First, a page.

Landing at Colon, he crossed the Isthmus of Panama, then part of New Granada. Vaughan arrived in Panama amidst a conflict between church and government – the latter demanding the renunciation by the former of civil powers. The clergy were forbidden to say mass or to administer the sacraments until they had taken an oath to accept the Constitution, which required what was regarded as an acknowledgement of the supremacy of the civil power in spiritual matters. Churches had been closed by the government and though hundreds of people were dying of small-pox, they were left to die without the help of a priest. Vaughan immediately set about providing services despite government warnings. Eventually, after ignoring a direct warning from the president, Vaughan gave Viaticum to a dying woman, and was arrested and required to post bail. Realizing that no more could be done in Panama for the time, Vaughan jumped bail and at once went on board a United States steamer and sailed for San Francisco.
On 1st February 1864, Vaughan arrived to a cool reception from the Dominican Archbishop. Here, in spite of the limitations put to his appeals for money, during a stay of five months he succeeded in collecting $25,000. From California he went back to Panama, intending to beg his way through Peru and Chile, then ride across the Andes into Brazil and thence to sail for home or for Australia. In Peru he collected $15,000, and nearly twice as much in Chile. In March, 1865, he left the cities of the Pacific but, instead of crossing the Cordilleras, he sailed round the Horn in “H.M.S. Charybdis”. A month later, he arrived in Rio. The high point of this final stop on his South American tour was the offer on the part of Emperor Pedro II and his Empress to become patrons of his project and their gift of a thousand Brazilian dollars. During the ensuing tours through California, back to Panama, Peru, Chili, and Brazil, Vaughan raised over $40,000.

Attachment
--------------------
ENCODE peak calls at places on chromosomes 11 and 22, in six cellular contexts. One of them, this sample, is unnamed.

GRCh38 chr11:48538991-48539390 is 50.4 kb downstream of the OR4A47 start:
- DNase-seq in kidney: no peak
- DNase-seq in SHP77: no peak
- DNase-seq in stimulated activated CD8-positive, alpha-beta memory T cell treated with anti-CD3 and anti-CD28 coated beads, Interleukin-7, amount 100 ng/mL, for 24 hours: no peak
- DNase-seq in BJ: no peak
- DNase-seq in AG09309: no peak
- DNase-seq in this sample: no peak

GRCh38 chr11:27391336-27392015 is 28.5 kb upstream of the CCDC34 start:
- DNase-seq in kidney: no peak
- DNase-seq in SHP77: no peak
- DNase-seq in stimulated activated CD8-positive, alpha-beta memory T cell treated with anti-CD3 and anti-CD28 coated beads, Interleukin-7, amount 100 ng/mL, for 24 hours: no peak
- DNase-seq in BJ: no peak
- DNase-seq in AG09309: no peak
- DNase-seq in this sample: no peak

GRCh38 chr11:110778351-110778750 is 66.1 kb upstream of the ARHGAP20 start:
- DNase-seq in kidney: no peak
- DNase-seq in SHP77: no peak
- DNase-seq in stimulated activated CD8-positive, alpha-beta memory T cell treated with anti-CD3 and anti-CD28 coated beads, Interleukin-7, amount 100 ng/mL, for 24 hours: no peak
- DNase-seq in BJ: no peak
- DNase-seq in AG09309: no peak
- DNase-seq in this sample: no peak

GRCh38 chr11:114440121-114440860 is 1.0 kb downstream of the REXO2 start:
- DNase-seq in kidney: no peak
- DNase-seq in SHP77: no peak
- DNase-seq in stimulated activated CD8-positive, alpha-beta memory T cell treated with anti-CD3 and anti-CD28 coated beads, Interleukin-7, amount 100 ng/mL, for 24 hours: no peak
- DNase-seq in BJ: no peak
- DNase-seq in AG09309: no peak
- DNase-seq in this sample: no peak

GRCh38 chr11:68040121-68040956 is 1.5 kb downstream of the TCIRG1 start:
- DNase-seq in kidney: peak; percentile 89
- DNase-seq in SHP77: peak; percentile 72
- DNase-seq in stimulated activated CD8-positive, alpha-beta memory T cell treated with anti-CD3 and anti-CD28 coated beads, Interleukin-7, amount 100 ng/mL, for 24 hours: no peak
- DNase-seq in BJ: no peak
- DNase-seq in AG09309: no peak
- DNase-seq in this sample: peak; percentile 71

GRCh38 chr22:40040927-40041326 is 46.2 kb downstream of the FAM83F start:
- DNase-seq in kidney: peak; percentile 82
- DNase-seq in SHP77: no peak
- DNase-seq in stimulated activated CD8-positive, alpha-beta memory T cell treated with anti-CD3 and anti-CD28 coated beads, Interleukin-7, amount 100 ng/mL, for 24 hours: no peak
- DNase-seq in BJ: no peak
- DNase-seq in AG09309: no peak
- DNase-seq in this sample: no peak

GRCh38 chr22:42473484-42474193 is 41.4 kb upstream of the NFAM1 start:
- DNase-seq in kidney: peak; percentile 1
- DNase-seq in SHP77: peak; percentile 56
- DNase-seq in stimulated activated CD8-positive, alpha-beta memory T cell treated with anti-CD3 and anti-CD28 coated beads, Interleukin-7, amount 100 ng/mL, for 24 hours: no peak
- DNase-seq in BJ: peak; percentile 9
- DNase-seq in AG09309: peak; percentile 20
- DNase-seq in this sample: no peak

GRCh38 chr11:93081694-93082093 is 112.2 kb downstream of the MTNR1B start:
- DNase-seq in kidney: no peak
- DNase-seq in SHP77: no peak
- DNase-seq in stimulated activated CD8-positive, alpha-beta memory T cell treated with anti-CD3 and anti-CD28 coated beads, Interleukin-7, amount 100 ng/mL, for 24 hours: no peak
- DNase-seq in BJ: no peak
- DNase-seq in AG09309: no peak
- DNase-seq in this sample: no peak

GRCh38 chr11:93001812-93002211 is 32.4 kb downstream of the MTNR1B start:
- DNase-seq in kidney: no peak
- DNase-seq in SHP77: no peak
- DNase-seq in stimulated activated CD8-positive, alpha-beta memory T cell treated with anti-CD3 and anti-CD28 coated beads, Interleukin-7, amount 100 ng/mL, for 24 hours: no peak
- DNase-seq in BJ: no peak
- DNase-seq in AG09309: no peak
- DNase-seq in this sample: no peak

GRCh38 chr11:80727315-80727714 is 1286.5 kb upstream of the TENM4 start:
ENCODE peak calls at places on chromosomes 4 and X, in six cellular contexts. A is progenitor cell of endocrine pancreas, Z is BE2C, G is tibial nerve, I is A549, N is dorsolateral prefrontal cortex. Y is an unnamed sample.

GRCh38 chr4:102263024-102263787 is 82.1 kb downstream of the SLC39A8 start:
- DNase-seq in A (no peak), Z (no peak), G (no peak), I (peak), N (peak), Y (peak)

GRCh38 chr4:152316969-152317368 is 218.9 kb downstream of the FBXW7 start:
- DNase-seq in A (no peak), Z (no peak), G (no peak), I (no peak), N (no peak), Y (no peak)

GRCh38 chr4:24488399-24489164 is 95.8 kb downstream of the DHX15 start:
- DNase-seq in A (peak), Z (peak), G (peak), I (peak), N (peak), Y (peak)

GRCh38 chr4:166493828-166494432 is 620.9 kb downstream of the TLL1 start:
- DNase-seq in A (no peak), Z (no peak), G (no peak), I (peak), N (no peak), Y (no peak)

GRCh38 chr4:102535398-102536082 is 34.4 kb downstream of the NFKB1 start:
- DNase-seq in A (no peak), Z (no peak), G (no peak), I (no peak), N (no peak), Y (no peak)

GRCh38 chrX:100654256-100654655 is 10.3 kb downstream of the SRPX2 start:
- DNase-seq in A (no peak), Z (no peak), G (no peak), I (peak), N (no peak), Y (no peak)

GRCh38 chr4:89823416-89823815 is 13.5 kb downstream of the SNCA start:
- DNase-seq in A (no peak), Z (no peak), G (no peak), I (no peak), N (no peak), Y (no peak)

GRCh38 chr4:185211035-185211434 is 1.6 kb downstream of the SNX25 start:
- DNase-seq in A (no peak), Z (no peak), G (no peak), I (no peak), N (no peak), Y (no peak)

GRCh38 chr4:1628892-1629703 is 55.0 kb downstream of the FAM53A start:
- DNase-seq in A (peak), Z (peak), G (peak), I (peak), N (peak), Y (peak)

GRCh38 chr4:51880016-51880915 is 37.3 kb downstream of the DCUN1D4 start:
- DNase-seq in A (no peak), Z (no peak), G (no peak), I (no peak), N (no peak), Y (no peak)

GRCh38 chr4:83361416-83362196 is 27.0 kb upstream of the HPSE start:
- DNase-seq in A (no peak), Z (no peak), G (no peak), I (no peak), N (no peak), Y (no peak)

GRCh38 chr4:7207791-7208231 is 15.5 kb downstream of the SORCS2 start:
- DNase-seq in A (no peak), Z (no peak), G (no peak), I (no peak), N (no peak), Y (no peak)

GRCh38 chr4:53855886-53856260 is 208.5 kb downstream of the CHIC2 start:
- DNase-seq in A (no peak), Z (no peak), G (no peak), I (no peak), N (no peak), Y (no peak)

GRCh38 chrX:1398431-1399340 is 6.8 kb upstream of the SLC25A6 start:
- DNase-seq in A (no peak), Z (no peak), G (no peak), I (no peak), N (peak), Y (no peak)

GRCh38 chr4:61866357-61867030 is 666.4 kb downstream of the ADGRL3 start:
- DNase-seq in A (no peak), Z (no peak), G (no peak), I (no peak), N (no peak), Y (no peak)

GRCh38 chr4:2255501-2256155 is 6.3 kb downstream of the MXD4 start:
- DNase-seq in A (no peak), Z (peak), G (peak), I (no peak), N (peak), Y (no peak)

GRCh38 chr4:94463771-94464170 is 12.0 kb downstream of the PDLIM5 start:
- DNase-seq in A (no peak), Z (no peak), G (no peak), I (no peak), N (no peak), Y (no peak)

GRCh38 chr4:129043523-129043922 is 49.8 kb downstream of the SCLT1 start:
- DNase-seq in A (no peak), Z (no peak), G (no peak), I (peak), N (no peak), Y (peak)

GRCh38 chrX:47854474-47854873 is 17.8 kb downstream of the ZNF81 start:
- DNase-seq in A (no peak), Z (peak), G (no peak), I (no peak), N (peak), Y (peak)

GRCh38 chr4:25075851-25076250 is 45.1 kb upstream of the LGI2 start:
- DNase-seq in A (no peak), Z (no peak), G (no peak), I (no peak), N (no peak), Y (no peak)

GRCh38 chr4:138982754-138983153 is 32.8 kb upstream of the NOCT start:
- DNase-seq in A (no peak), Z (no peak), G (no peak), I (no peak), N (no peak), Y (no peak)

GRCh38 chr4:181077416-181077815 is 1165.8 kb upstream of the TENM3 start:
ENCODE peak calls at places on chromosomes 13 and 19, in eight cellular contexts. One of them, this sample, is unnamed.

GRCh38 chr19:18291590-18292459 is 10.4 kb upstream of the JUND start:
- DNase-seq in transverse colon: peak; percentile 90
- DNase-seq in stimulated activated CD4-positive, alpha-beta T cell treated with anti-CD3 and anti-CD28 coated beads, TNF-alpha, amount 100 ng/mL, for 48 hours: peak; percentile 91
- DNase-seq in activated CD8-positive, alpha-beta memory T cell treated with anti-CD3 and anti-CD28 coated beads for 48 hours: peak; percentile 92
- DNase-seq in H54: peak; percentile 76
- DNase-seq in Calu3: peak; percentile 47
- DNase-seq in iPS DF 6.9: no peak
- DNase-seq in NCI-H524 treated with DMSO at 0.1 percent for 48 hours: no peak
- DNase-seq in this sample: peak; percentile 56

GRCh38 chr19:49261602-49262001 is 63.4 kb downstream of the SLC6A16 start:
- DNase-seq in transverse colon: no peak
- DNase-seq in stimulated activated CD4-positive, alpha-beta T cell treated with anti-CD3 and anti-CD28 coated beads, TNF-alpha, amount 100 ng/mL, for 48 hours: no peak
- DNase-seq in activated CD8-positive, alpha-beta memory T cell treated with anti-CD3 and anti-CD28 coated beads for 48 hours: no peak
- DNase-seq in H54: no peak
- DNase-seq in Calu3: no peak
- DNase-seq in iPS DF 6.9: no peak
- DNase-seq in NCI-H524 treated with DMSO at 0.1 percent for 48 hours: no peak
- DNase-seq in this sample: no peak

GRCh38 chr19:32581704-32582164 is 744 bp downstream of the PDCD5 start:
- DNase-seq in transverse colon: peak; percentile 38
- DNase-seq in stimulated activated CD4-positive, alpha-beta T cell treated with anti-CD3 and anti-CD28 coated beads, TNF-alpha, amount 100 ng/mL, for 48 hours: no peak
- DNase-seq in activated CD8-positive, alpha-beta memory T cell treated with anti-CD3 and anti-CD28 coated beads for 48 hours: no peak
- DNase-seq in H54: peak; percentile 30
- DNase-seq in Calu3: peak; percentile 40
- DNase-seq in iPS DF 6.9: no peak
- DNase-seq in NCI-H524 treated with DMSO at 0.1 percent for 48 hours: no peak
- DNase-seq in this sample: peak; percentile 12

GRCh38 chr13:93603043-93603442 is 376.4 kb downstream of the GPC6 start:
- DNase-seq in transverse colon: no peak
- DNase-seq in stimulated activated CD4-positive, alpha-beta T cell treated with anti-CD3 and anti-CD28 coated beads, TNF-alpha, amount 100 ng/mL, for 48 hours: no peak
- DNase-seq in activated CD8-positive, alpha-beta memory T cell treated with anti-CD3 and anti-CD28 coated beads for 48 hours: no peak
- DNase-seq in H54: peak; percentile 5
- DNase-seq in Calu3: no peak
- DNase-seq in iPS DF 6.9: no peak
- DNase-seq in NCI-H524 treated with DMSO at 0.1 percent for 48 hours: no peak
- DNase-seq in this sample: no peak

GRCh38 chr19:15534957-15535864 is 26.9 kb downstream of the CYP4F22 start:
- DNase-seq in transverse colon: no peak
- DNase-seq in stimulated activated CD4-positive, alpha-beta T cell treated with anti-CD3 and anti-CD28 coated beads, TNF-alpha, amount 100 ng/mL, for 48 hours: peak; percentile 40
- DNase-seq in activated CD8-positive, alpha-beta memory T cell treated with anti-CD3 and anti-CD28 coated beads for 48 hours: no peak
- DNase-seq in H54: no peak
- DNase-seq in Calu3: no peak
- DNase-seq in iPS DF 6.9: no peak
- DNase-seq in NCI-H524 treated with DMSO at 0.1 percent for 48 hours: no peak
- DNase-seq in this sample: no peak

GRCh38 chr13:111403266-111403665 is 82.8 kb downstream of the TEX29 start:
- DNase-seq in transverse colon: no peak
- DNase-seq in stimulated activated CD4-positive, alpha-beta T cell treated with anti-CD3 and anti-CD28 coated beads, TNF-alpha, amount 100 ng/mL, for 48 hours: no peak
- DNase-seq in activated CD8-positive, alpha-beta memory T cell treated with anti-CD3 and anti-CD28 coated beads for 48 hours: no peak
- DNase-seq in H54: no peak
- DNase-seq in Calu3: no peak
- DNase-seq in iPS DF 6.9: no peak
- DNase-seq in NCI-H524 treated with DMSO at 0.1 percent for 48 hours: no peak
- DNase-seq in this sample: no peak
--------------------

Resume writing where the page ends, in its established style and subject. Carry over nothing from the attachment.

While at Rio, he received news that Cardinal Wiseman had died. He also received news that the Oblates were planning to establish a seminary of their own in Rome so he began to seriously think about a separate missionary college of his own. In May 1865 in Rio de Janeiro, Vaughan made his decision: with the approval of Manning he would start at once by renting a house in or near London.
In June his campaign was brought to an abrupt close by a letter of recall from Manning, who had just been appointed Archbishop of Westminster, and Vaughan sailed for England in June, 1865. He put his plans together on the journey home. His college would be called ‘College for Foreign Missions under the patronage of the Sacred Heart of Jesus’. His Congregation would be one of secular priests bound together by a common rule, and with an obligation to leave Europe. The Holy See would be petitioned to assign a mission not already established, hopefully part of Japan, and his missionaries would be sent out under the Bishop of that place.
Vaughan arrived in Bordeaux in the last week of July 1865 and set off for England via Paris where he prayed at Notre Dame des Victoires. At Kensington, Archbishop Manning received him kindly and encouraged him to devote all his energies to the foundation of a missionary college.